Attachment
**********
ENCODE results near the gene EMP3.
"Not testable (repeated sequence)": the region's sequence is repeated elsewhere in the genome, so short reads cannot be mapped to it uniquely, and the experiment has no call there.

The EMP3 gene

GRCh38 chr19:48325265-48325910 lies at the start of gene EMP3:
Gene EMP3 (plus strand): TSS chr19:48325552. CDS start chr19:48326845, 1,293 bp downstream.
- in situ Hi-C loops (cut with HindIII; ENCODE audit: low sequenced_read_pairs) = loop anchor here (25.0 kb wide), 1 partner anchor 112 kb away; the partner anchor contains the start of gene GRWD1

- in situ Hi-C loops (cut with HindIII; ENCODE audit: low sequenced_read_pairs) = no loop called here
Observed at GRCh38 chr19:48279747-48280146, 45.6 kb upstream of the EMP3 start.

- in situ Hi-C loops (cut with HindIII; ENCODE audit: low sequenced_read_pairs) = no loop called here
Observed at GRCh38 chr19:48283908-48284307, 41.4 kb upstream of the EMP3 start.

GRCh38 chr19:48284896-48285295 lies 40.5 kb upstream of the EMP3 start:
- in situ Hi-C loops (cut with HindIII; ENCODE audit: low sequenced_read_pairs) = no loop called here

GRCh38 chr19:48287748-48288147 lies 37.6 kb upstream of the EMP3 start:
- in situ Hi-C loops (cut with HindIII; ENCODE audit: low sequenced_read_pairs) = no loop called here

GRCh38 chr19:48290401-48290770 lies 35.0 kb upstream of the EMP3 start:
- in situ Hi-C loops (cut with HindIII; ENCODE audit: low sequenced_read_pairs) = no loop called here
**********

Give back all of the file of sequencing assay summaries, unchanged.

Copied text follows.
ENCODE results near the gene EMP3.
"Not testable (repeated sequence)": the region's sequence is repeated elsewhere in the genome, so short reads cannot be mapped to it uniquely, and the experiment has no call there.

The EMP3 gene

GRCh38 chr19:48325265-48325910 lies at the start of gene EMP3:
Gene EMP3 (plus strand): TSS chr19:48325552. CDS start chr19:48326845, 1,293 bp downstream.
- in situ Hi-C loops (cut with HindIII; ENCODE audit: low sequenced_read_pairs) = loop anchor here (25.0 kb wide), 1 partner anchor 112 kb away; the partner anchor contains the start of gene GRWD1

- in situ Hi-C loops (cut with HindIII; ENCODE audit: low sequenced_read_pairs) = no loop called here
Observed at GRCh38 chr19:48279747-48280146, 45.6 kb upstream of the EMP3 start.

- in situ Hi-C loops (cut with HindIII; ENCODE audit: low sequenced_read_pairs) = no loop called here
Observed at GRCh38 chr19:48283908-48284307, 41.4 kb upstream of the EMP3 start.

GRCh38 chr19:48284896-48285295 lies 40.5 kb upstream of the EMP3 start:
- in situ Hi-C loops (cut with HindIII; ENCODE audit: low sequenced_read_pairs) = no loop called here

GRCh38 chr19:48287748-48288147 lies 37.6 kb upstream of the EMP3 start:
- in situ Hi-C loops (cut with HindIII; ENCODE audit: low sequenced_read_pairs) = no loop called here

GRCh38 chr19:48290401-48290770 lies 35.0 kb upstream of the EMP3 start:
- in situ Hi-C loops (cut with HindIII; ENCODE audit: low sequenced_read_pairs) = no loop called here